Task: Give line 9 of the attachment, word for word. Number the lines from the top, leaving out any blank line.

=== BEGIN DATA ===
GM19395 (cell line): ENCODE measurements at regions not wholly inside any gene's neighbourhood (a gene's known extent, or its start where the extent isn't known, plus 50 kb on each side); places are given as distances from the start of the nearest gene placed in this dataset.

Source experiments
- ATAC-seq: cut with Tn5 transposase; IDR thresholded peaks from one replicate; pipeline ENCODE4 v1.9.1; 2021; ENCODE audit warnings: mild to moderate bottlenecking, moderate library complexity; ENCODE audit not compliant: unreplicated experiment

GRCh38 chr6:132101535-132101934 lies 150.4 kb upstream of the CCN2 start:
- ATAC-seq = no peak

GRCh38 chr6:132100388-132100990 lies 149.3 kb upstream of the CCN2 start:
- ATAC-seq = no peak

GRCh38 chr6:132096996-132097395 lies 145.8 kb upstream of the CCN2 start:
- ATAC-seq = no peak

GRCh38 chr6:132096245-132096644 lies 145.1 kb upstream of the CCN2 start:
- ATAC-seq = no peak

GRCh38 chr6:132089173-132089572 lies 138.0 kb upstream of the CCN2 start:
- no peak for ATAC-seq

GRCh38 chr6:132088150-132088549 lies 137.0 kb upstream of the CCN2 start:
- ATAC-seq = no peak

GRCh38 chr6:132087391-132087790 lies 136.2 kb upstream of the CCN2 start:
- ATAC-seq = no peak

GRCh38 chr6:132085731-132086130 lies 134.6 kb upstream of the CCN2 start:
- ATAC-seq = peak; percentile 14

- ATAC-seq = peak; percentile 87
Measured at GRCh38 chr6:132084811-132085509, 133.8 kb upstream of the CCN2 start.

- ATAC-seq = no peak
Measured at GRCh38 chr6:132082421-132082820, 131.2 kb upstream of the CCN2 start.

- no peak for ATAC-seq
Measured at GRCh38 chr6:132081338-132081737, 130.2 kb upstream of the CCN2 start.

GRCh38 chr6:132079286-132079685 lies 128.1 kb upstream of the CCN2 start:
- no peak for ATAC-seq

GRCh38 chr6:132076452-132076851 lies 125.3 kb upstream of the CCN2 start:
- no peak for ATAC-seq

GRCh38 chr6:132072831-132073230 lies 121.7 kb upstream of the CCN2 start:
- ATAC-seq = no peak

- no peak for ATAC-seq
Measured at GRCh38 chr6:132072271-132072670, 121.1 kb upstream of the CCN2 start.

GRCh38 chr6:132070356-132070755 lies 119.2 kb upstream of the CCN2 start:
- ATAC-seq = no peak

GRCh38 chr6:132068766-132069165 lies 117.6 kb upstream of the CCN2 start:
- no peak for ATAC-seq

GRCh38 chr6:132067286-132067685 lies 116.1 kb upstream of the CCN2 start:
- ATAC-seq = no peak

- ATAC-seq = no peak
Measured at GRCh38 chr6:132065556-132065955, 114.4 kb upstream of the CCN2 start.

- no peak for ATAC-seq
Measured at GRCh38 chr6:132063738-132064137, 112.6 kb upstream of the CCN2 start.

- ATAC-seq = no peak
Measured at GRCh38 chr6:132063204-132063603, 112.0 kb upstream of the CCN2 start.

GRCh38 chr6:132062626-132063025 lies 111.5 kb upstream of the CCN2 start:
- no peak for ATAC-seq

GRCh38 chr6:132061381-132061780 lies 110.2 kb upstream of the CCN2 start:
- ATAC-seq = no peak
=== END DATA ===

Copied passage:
- ATAC-seq = no peak